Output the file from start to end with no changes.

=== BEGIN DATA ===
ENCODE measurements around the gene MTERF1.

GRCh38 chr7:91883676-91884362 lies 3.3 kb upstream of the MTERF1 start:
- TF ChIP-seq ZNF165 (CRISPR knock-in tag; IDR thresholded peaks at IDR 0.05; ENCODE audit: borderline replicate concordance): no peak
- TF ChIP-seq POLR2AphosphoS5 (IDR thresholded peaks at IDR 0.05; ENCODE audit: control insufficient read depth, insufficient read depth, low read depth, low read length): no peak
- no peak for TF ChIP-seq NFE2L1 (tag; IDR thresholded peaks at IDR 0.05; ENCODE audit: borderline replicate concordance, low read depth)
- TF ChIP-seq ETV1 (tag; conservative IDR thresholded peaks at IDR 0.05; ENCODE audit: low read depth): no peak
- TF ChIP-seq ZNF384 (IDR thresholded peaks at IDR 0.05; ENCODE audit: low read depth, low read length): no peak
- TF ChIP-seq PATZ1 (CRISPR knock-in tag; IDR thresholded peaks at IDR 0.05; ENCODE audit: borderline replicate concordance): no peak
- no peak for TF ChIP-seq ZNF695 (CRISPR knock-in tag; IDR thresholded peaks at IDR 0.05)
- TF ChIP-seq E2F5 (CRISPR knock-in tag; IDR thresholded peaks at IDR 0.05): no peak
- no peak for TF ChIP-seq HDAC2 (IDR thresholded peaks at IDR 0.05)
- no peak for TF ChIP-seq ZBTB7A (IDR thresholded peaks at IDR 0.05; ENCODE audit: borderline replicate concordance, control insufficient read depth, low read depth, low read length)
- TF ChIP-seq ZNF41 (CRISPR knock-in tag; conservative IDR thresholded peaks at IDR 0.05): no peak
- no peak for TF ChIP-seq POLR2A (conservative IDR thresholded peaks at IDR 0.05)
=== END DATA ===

ENCODE measurements around the gene MTERF1.

GRCh38 chr7:91883676-91884362 lies 3.3 kb upstream of the MTERF1 start:
- TF ChIP-seq ZNF165 (CRISPR knock-in tag; IDR thresholded peaks at IDR 0.05; ENCODE audit: borderline replicate concordance): no peak
- TF ChIP-seq POLR2AphosphoS5 (IDR thresholded peaks at IDR 0.05; ENCODE audit: control insufficient read depth, insufficient read depth, low read depth, low read length): no peak
- no peak for TF ChIP-seq NFE2L1 (tag; IDR thresholded peaks at IDR 0.05; ENCODE audit: borderline replicate concordance, low read depth)
- TF ChIP-seq ETV1 (tag; conservative IDR thresholded peaks at IDR 0.05; ENCODE audit: low read depth): no peak
- TF ChIP-seq ZNF384 (IDR thresholded peaks at IDR 0.05; ENCODE audit: low read depth, low read length): no peak
- TF ChIP-seq PATZ1 (CRISPR knock-in tag; IDR thresholded peaks at IDR 0.05; ENCODE audit: borderline replicate concordance): no peak
- no peak for TF ChIP-seq ZNF695 (CRISPR knock-in tag; IDR thresholded peaks at IDR 0.05)
- TF ChIP-seq E2F5 (CRISPR knock-in tag; IDR thresholded peaks at IDR 0.05): no peak
- no peak for TF ChIP-seq HDAC2 (IDR thresholded peaks at IDR 0.05)
- no peak for TF ChIP-seq ZBTB7A (IDR thresholded peaks at IDR 0.05; ENCODE audit: borderline replicate concordance, control insufficient read depth, low read depth, low read length)
- TF ChIP-seq ZNF41 (CRISPR knock-in tag; conservative IDR thresholded peaks at IDR 0.05): no peak
- no peak for TF ChIP-seq POLR2A (conservative IDR thresholded peaks at IDR 0.05)